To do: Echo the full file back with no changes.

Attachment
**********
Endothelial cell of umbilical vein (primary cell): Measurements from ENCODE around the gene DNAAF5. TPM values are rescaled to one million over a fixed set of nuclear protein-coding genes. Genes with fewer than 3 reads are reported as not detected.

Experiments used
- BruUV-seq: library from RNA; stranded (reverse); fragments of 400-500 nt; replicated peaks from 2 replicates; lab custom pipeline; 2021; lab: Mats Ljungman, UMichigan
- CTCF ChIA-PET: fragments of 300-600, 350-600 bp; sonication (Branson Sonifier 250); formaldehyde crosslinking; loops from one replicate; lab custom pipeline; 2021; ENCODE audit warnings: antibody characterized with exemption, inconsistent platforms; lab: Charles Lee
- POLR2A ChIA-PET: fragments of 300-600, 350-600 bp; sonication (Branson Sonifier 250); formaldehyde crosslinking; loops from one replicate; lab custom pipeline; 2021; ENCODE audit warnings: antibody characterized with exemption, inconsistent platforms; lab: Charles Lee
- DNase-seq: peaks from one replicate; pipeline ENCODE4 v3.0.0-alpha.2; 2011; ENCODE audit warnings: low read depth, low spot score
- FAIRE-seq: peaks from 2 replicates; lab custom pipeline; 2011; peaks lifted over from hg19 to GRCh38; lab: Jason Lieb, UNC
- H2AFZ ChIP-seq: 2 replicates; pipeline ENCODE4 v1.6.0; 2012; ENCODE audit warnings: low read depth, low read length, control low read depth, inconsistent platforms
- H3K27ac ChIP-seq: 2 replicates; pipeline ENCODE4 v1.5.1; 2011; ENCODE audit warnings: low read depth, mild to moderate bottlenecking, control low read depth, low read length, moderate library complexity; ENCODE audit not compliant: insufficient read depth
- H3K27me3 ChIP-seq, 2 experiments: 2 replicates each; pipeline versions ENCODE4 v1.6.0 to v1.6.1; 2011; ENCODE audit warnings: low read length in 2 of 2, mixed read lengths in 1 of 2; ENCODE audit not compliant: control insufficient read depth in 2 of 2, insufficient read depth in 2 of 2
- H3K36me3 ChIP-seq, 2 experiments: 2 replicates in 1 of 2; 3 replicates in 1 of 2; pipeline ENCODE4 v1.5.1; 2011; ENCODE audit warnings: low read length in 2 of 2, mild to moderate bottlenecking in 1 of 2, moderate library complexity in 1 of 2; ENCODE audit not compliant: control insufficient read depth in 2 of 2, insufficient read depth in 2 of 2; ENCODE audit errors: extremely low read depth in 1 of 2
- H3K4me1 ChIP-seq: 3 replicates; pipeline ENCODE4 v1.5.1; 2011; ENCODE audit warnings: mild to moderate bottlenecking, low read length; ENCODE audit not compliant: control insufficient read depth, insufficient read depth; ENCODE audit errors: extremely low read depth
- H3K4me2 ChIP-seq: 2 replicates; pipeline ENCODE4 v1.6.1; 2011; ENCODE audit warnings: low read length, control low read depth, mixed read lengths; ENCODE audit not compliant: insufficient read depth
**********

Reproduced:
Endothelial cell of umbilical vein (primary cell): Measurements from ENCODE around the gene DNAAF5. TPM values are rescaled to one million over a fixed set of nuclear protein-coding genes. Genes with fewer than 3 reads are reported as not detected.

Experiments used
- BruUV-seq: library from RNA; stranded (reverse); fragments of 400-500 nt; replicated peaks from 2 replicates; lab custom pipeline; 2021; lab: Mats Ljungman, UMichigan
- CTCF ChIA-PET: fragments of 300-600, 350-600 bp; sonication (Branson Sonifier 250); formaldehyde crosslinking; loops from one replicate; lab custom pipeline; 2021; ENCODE audit warnings: antibody characterized with exemption, inconsistent platforms; lab: Charles Lee
- POLR2A ChIA-PET: fragments of 300-600, 350-600 bp; sonication (Branson Sonifier 250); formaldehyde crosslinking; loops from one replicate; lab custom pipeline; 2021; ENCODE audit warnings: antibody characterized with exemption, inconsistent platforms; lab: Charles Lee
- DNase-seq: peaks from one replicate; pipeline ENCODE4 v3.0.0-alpha.2; 2011; ENCODE audit warnings: low read depth, low spot score
- FAIRE-seq: peaks from 2 replicates; lab custom pipeline; 2011; peaks lifted over from hg19 to GRCh38; lab: Jason Lieb, UNC
- H2AFZ ChIP-seq: 2 replicates; pipeline ENCODE4 v1.6.0; 2012; ENCODE audit warnings: low read depth, low read length, control low read depth, inconsistent platforms
- H3K27ac ChIP-seq: 2 replicates; pipeline ENCODE4 v1.5.1; 2011; ENCODE audit warnings: low read depth, mild to moderate bottlenecking, control low read depth, low read length, moderate library complexity; ENCODE audit not compliant: insufficient read depth
- H3K27me3 ChIP-seq, 2 experiments: 2 replicates each; pipeline versions ENCODE4 v1.6.0 to v1.6.1; 2011; ENCODE audit warnings: low read length in 2 of 2, mixed read lengths in 1 of 2; ENCODE audit not compliant: control insufficient read depth in 2 of 2, insufficient read depth in 2 of 2
- H3K36me3 ChIP-seq, 2 experiments: 2 replicates in 1 of 2; 3 replicates in 1 of 2; pipeline ENCODE4 v1.5.1; 2011; ENCODE audit warnings: low read length in 2 of 2, mild to moderate bottlenecking in 1 of 2, moderate library complexity in 1 of 2; ENCODE audit not compliant: control insufficient read depth in 2 of 2, insufficient read depth in 2 of 2; ENCODE audit errors: extremely low read depth in 1 of 2
- H3K4me1 ChIP-seq: 3 replicates; pipeline ENCODE4 v1.5.1; 2011; ENCODE audit warnings: mild to moderate bottlenecking, low read length; ENCODE audit not compliant: control insufficient read depth, insufficient read depth; ENCODE audit errors: extremely low read depth
- H3K4me2 ChIP-seq: 2 replicates; pipeline ENCODE4 v1.6.1; 2011; ENCODE audit warnings: low read length, control low read depth, mixed read lengths; ENCODE audit not compliant: insufficient read depth